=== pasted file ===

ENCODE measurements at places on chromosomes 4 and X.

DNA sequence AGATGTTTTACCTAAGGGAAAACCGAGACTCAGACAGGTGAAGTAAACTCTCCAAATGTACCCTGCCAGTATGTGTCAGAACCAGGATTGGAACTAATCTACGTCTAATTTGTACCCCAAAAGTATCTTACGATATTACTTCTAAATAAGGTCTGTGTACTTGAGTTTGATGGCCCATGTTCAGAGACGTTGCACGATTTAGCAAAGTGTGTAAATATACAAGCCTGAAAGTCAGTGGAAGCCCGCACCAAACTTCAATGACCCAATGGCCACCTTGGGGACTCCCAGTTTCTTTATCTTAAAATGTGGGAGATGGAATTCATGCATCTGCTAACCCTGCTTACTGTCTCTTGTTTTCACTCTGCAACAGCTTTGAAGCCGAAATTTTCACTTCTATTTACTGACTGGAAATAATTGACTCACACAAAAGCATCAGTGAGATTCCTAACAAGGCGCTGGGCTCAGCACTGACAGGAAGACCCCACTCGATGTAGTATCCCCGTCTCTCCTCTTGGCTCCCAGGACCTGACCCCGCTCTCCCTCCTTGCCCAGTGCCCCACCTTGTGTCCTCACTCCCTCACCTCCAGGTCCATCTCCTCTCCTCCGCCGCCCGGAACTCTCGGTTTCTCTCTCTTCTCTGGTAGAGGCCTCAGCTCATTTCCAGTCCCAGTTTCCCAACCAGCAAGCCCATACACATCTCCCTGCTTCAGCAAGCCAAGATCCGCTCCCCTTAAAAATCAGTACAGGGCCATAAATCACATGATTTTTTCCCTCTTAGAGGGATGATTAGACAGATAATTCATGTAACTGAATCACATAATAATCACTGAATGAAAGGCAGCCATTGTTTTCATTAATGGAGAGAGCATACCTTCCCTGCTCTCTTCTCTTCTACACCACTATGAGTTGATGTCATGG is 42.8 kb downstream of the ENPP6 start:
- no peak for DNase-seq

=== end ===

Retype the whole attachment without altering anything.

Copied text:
ENCODE measurements at places on chromosomes 4 and X.

DNA sequence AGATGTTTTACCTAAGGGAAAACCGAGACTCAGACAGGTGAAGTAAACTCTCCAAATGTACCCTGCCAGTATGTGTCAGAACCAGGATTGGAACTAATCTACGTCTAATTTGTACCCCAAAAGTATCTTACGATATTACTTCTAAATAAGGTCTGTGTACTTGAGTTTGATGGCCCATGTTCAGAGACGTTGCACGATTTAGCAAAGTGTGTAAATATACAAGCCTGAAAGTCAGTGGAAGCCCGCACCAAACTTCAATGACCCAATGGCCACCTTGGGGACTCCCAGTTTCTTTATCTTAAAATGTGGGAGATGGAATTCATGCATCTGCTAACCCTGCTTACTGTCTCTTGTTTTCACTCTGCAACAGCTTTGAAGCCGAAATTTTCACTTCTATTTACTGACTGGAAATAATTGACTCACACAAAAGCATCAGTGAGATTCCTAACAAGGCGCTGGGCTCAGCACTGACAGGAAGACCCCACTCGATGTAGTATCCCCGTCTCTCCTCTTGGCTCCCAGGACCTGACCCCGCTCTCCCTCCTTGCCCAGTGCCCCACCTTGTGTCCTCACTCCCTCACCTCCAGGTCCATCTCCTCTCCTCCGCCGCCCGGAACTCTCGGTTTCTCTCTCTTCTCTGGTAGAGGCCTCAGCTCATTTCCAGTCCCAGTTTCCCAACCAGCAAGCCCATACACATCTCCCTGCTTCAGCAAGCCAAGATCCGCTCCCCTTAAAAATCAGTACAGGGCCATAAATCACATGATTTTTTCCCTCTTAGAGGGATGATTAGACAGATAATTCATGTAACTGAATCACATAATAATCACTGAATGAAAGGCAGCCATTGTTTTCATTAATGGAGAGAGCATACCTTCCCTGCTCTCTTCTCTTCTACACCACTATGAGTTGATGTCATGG is 42.8 kb downstream of the ENPP6 start:
- no peak for DNase-seq